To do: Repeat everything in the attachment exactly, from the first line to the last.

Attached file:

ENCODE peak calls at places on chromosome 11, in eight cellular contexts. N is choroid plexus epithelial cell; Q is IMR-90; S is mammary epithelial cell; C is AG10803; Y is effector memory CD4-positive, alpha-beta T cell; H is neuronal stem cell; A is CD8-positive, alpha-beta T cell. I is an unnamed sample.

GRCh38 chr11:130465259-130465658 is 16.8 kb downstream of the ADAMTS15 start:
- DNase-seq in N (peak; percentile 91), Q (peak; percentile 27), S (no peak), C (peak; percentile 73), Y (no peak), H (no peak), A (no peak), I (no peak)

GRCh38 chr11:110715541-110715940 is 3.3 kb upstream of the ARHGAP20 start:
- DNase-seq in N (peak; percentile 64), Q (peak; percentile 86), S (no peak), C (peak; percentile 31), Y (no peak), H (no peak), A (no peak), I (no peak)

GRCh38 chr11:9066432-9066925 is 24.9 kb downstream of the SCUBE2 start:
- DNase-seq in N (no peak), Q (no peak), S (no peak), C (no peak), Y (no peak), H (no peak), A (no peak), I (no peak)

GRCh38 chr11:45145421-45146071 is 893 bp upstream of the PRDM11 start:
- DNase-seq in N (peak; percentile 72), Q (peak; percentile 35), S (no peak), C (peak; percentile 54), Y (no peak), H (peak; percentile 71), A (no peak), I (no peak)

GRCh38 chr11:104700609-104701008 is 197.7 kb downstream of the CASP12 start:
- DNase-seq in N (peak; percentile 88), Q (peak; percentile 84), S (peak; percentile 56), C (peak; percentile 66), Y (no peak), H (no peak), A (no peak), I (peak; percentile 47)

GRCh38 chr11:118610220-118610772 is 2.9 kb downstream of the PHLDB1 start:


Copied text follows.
ENCODE peak calls at places on chromosome 11, in eight cellular contexts. N is choroid plexus epithelial cell; Q is IMR-90; S is mammary epithelial cell; C is AG10803; Y is effector memory CD4-positive, alpha-beta T cell; H is neuronal stem cell; A is CD8-positive, alpha-beta T cell. I is an unnamed sample.

GRCh38 chr11:130465259-130465658 is 16.8 kb downstream of the ADAMTS15 start:
- DNase-seq in N (peak; percentile 91), Q (peak; percentile 27), S (no peak), C (peak; percentile 73), Y (no peak), H (no peak), A (no peak), I (no peak)

GRCh38 chr11:110715541-110715940 is 3.3 kb upstream of the ARHGAP20 start:
- DNase-seq in N (peak; percentile 64), Q (peak; percentile 86), S (no peak), C (peak; percentile 31), Y (no peak), H (no peak), A (no peak), I (no peak)

GRCh38 chr11:9066432-9066925 is 24.9 kb downstream of the SCUBE2 start:
- DNase-seq in N (no peak), Q (no peak), S (no peak), C (no peak), Y (no peak), H (no peak), A (no peak), I (no peak)

GRCh38 chr11:45145421-45146071 is 893 bp upstream of the PRDM11 start:
- DNase-seq in N (peak; percentile 72), Q (peak; percentile 35), S (no peak), C (peak; percentile 54), Y (no peak), H (peak; percentile 71), A (no peak), I (no peak)

GRCh38 chr11:104700609-104701008 is 197.7 kb downstream of the CASP12 start:
- DNase-seq in N (peak; percentile 88), Q (peak; percentile 84), S (peak; percentile 56), C (peak; percentile 66), Y (no peak), H (no peak), A (no peak), I (peak; percentile 47)

GRCh38 chr11:118610220-118610772 is 2.9 kb downstream of the PHLDB1 start: